WASHINGTON (AP) — South Dakota rancher Alan Rislov didn’t
inherit a farm or any livestock of his own, but he grew up wanting to be a
For nearly 20 years, beginning in high school, he scraped
and saved to build his own herd of cattle and calves. Then, in October, a
devastating early blizzard killed about 30 percent of his cows and 20 percent of
his calves — a loss of about $100,000.
Rislov had hoped Washington would approve emergency payments
for livestock producers, as it has in the past. But now that the U.S. House has
left for its winter break without passing a new farm bill, it’s clear that he
and other ranchers who have taken an enormous hit won’t be getting relief until
at least the new year.
“This is probably the worst disaster ever as far as the
cattle industry — this is one of the worst hits it’s ever taken,” said Rislov of
Philip. “And there’s absolutely nothing out there for people.”
House and Senate negotiators insist that they are close to
an agreement in principle that would lead to the passage of a comprehensive,
five-year farm bill early next year.
That agreement would include provisions offering disaster
relief to ranchers such as Rislov. Both the House and Senate versions of the
nearly $500 billion bill include them.
South Dakota ranchers lost as many as 15,000 to 30,000
cattle during the blizzard that pounded the state and parts of North Dakota.
The House passed an extension of the farm bill that would
have continued some provisions into early 2013. But it did not contain livestock
provisions, and the Democratically controlled Senate has said it will not take
up the bill, hoping to press forward for a longer term agreement.
Members of South Dakota’s congressional delegation said they
believe an agreement is close.
“We are on track to pass a full, five-year farm bill that
gives both consumers and producers the certainty they need,” said Rep. Kristi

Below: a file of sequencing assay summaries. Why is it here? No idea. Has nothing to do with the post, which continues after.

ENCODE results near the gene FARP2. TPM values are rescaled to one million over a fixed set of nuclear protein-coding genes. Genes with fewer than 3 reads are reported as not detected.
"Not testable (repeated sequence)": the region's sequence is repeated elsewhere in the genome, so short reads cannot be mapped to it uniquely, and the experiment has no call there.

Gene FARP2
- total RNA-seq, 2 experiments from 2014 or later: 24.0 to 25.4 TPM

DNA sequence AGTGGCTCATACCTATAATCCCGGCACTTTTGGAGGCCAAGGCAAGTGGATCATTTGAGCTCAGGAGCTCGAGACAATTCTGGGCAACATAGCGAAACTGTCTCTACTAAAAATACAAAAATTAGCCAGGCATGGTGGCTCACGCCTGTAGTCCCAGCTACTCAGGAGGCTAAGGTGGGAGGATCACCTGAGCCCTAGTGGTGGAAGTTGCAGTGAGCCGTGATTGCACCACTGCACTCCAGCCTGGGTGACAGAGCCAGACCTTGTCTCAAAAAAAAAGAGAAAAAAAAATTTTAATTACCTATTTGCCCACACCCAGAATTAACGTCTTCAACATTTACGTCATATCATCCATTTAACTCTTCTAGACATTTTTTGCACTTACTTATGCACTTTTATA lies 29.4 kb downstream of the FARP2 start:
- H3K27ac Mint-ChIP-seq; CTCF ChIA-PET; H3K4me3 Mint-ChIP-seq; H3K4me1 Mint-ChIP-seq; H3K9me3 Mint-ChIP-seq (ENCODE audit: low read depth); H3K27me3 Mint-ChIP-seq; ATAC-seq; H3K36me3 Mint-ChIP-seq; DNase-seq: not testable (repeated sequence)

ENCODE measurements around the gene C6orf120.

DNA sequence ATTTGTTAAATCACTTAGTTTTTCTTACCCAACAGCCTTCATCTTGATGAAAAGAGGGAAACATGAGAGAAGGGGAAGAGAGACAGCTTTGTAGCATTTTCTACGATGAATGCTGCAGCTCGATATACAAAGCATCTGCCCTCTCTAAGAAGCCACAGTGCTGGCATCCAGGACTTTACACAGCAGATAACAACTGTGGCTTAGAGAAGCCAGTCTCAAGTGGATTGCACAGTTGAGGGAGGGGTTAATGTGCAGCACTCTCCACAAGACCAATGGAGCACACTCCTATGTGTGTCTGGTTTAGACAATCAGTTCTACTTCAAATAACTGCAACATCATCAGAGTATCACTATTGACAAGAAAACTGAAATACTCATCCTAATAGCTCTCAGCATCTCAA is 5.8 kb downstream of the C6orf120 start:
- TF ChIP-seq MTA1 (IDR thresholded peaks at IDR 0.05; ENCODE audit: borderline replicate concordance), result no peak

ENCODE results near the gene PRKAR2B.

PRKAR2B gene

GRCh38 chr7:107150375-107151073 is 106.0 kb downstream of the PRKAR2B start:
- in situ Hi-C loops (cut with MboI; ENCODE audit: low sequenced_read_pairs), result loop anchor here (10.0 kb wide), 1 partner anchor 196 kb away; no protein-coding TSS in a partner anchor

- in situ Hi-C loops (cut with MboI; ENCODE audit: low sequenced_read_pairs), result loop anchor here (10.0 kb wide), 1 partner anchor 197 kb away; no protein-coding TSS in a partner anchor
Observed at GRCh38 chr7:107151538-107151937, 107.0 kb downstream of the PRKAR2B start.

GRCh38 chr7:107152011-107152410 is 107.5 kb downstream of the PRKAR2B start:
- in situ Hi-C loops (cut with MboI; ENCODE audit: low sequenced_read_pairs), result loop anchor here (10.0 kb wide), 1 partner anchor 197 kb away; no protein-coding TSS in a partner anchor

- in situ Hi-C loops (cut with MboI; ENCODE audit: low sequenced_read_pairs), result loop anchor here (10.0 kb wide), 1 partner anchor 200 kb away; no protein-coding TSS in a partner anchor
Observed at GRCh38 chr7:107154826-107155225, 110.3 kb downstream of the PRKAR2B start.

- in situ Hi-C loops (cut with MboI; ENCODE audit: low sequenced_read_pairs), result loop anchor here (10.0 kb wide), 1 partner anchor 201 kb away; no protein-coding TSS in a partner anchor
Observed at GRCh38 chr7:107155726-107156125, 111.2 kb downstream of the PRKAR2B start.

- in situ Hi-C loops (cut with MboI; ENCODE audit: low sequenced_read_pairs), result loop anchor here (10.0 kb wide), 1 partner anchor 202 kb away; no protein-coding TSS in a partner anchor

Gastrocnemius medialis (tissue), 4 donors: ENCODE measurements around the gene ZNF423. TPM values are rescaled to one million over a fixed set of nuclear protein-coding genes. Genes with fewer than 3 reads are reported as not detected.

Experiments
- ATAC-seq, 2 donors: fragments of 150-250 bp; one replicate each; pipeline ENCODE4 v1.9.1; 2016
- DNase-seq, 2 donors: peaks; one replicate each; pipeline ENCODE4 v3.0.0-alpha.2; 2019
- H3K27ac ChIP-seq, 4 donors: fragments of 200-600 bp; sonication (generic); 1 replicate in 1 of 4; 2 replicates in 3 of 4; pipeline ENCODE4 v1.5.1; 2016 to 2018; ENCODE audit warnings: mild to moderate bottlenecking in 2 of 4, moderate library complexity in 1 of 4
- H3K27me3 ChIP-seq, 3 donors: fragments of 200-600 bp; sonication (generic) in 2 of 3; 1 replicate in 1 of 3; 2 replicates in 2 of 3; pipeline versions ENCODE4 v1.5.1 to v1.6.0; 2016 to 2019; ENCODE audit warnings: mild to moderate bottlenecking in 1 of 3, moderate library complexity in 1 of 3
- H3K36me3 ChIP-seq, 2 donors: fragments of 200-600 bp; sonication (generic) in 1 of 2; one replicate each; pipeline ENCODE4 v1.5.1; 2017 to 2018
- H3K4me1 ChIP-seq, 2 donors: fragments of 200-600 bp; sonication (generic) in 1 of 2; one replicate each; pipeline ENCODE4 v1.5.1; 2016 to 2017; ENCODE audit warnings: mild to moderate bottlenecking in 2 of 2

Noem, R-S.D. and a member of the committee trying to merge the two bills.
Said Sen. John Thune, R-S.D., “I believe conferees are very
close to settling even the most contentious issues.”
But for South Dakota’s ranchers the protracted farm bill
negotiations — as close to a conclusion as they may now be — are a source of
“Congress has frustrated me, period, whether the farm bill
or whatever it is. I don’t have a lot of respect for Congress whatever it is,”
said Chuck O’Connor, a rancher in Philip.
The 76 year old said he lost 38 cows and 52 calves during
October’s blizzard, a loss he estimates at about $100,000. O’Connor said he can
weather it because he’s been ranching for years and saved money, but he worries
about younger, less established ranchers.
He said he knows other ranchers who have heavier debt loads
or haven’t been doing it as long. Those are the people he feels sorry for, he
“I just hope they can stay in business,” he said.
Rislov, a much younger rancher, said that his losses would
set him back. But he also considers himself lucky compared to others.
He is paid to ranch for someone else, so he has a steady
income. And he rents pasture for his own cows.
Still, he said that support from the federal government
would have made him feel more secure.
“There’s a lot of people out there that lost close to
everything, and then they have a land payment on top of that,” he said. “How are
them guys going to keep going without a little bit of assistance?
“For me it would help tremendously. But for them?”
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